Photographe: Old lodge in Lodge st, Haworth (Newell hill)

1 opmerking:

  1. . In some cultures visionaries are raised to the level of shamans and wise men, their perceptions respected for the insights they bring but few people recognised Branwell’s talents. The loudest voices are heard first and the most persistent voices often get to write history. These voices have, maybe unwittingly for the most part, perpetuated the more negative aspects of Branwel’ls persona.

    I have to say I can hear "young Patrick", as the village called Branwell, and John Brown laugh over this. He was trying to live as Duke Northangerland...not some wisdom figure.
    The idea would make him shudder it seems to me . He wanted to be thought dangerous , not wise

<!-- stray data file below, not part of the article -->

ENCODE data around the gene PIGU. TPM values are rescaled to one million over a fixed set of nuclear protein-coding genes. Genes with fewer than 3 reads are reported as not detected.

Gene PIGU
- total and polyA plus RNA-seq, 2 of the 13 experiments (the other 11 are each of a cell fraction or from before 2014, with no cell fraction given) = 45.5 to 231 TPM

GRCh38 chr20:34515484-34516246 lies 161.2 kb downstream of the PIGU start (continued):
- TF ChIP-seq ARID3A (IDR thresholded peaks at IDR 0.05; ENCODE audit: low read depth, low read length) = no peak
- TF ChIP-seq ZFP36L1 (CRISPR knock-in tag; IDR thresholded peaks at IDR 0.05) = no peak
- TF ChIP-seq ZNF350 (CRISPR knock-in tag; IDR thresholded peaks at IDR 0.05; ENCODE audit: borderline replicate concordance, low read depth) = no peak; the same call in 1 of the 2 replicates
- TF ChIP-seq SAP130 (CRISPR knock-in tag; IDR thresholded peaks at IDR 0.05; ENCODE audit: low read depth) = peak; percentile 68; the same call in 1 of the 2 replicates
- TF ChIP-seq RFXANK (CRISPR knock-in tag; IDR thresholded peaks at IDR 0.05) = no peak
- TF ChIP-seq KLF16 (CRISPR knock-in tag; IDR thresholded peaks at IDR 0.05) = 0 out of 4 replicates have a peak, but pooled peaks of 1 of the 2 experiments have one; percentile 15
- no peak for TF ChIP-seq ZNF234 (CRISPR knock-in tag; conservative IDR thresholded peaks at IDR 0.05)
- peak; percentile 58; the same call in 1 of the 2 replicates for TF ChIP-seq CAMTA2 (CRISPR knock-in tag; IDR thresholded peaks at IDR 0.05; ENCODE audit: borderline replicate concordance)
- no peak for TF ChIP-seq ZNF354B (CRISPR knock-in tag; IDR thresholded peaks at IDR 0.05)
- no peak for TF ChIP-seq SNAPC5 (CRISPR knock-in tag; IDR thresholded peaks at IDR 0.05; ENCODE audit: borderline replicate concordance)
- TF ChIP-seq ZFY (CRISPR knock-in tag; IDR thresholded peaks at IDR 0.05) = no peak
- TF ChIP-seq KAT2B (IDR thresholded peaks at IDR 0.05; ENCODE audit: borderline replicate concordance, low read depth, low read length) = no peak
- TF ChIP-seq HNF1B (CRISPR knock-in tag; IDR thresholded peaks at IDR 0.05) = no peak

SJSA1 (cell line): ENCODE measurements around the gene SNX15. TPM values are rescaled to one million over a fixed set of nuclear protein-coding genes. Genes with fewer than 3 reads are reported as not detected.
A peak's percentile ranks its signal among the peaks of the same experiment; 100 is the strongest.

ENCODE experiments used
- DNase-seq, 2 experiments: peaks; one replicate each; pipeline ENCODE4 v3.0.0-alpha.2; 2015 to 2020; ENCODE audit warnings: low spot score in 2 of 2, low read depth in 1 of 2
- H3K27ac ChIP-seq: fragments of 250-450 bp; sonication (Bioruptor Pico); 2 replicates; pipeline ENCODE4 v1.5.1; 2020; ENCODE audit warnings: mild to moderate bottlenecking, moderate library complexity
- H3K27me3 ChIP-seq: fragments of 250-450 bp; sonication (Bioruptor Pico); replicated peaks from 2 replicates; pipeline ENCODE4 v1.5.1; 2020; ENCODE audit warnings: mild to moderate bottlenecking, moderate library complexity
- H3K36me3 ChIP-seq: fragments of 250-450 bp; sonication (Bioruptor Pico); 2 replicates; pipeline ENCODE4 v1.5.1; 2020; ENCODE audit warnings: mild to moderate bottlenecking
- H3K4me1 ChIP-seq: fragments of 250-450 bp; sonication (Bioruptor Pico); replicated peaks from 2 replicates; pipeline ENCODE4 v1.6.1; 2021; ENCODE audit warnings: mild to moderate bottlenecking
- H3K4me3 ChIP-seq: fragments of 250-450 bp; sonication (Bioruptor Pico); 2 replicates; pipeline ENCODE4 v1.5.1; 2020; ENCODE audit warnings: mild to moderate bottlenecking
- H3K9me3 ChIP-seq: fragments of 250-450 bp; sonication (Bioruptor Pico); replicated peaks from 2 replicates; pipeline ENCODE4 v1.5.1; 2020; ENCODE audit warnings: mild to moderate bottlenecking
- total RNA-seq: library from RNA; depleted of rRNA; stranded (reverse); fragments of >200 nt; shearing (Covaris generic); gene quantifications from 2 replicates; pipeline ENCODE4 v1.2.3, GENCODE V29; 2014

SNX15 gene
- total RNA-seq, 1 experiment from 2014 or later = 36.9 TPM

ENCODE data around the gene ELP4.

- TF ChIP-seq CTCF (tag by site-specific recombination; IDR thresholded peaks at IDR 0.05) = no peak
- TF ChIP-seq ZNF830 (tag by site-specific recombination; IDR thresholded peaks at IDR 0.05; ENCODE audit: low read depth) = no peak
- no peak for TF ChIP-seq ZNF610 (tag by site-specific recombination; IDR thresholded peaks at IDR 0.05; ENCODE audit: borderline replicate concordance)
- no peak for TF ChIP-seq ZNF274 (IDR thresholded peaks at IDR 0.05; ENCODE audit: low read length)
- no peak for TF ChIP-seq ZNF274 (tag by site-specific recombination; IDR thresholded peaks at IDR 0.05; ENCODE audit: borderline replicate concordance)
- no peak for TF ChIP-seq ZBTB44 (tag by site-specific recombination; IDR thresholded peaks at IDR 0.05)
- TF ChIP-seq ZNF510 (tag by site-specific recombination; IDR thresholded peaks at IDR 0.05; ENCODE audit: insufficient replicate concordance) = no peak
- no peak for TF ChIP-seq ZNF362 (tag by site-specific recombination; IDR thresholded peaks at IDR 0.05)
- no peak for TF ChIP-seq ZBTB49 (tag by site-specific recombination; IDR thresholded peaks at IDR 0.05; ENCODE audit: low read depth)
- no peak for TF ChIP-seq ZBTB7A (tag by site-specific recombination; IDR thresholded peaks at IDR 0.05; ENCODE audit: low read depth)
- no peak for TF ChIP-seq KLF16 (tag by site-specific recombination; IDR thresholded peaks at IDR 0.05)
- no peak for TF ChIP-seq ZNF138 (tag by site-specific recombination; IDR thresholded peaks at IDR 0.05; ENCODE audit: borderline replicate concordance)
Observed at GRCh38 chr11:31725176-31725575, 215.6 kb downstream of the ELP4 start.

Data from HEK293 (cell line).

And I wish those who write this way had to mop up just some of the messes Branwell made during those last three years at home...for that is the reality the non drunkards have to deal with

    I will say there is a psychological transition between childhood , youth and adulthood and thanks to their genius and extraordinary childhoods, the Brontes struggled with that transition far more than in the usual way

    Emily and Branwell never made it over. As far as they were concerned there was no advantage to it and in large measure they refused to make the passage . This was achievable for Emily. She could stay at home and live her life as she wished.

    But Branwell was deeply attracted by the world beyond...and as he grew older, his insistence to live as Percy Northangerland in the world became ever more impossible .